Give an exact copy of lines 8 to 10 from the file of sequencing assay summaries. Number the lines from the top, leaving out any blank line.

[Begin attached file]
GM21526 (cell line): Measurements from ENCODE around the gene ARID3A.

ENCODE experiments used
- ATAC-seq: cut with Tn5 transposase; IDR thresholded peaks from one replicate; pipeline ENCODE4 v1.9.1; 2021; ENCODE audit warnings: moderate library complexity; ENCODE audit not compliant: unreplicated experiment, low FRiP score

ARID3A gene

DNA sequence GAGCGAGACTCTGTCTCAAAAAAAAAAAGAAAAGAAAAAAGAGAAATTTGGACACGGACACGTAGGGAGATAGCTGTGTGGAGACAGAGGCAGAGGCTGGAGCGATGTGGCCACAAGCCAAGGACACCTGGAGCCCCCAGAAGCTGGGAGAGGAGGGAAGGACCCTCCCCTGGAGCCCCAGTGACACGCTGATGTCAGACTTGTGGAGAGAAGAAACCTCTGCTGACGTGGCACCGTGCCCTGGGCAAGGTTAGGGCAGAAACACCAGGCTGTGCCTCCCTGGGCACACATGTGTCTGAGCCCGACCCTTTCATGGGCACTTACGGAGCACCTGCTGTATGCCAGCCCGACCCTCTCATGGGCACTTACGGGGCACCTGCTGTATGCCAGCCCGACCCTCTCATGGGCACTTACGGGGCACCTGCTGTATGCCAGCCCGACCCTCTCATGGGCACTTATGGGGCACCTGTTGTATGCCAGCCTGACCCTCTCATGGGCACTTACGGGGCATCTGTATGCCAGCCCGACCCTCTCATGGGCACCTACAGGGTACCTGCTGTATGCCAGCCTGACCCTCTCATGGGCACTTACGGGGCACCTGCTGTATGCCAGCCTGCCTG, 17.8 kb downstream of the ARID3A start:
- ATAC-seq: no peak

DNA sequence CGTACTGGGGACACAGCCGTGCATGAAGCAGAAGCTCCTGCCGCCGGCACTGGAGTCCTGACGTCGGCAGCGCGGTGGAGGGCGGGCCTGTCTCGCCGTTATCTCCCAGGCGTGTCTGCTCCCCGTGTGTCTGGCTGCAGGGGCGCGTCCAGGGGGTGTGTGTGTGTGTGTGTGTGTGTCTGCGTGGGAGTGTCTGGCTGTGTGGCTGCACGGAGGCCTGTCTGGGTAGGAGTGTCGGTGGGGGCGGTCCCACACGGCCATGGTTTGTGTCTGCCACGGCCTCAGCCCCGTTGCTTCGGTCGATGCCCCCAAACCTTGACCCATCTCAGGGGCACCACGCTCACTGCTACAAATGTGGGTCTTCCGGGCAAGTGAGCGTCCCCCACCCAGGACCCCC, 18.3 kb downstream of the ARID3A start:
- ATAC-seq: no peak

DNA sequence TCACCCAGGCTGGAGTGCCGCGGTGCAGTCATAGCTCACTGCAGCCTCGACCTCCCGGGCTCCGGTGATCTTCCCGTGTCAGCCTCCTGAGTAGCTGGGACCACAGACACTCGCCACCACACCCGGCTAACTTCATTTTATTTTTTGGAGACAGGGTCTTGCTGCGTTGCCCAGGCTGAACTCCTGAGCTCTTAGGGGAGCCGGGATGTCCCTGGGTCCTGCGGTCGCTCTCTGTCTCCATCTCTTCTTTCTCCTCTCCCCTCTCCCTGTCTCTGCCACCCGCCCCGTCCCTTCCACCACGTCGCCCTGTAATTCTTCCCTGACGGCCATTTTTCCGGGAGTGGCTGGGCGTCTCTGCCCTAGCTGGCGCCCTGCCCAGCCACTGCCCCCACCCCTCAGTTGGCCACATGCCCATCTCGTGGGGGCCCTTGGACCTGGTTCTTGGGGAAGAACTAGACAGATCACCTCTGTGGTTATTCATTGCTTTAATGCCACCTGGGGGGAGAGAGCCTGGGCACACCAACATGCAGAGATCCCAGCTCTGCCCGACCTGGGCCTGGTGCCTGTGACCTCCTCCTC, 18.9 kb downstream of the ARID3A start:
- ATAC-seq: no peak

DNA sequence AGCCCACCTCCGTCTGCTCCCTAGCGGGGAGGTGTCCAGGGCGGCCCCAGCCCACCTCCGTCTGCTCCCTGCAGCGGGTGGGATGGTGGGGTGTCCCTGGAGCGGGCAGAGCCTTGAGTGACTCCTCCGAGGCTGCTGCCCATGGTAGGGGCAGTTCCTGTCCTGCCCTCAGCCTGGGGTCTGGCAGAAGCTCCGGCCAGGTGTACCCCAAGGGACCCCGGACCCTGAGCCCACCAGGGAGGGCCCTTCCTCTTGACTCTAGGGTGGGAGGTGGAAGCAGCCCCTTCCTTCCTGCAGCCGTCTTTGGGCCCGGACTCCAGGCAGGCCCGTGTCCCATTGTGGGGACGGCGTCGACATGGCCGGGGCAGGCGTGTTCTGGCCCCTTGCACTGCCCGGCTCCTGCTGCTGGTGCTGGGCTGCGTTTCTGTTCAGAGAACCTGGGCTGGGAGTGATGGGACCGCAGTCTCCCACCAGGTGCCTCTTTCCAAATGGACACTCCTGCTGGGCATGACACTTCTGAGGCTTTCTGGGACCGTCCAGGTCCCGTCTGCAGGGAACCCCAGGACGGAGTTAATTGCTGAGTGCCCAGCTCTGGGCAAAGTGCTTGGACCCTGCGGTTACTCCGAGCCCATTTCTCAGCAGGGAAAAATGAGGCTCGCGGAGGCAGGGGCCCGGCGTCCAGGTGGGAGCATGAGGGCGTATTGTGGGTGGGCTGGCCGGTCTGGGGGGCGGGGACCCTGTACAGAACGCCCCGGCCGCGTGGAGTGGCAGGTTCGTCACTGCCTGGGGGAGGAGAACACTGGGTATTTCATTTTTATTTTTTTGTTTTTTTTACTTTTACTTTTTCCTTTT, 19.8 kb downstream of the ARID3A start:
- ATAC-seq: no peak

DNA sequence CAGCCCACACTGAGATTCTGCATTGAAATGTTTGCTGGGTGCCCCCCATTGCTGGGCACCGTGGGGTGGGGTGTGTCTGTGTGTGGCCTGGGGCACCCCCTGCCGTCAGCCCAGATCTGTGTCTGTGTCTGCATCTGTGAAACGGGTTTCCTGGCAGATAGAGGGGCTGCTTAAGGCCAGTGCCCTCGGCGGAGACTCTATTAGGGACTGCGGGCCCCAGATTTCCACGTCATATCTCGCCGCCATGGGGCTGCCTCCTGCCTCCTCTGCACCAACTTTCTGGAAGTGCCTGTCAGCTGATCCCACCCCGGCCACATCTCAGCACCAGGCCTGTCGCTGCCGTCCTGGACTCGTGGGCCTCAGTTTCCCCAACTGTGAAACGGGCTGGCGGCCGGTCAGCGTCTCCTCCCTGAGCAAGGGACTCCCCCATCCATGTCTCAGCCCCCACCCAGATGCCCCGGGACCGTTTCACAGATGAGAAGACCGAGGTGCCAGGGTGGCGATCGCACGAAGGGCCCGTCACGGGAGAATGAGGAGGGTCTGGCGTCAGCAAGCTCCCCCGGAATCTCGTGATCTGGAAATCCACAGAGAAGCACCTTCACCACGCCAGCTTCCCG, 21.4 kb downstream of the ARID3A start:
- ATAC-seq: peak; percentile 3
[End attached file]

- ATAC-seq: no peak

DNA sequence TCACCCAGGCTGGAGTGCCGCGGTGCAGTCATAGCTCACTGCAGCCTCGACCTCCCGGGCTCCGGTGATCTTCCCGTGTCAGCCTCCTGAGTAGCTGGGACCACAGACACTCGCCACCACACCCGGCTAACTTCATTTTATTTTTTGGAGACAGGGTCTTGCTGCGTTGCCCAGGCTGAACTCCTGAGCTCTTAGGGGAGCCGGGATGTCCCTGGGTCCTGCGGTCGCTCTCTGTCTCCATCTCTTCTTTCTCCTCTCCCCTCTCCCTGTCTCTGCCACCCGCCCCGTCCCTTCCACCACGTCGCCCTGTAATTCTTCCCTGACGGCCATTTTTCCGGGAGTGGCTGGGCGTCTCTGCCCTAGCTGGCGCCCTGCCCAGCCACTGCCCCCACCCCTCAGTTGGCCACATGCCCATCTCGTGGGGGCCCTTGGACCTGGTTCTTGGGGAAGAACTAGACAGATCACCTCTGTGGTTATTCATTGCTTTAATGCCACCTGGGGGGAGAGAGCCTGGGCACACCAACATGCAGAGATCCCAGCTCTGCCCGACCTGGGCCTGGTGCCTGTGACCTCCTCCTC, 18.9 kb downstream of the ARID3A start:
- ATAC-seq: no peak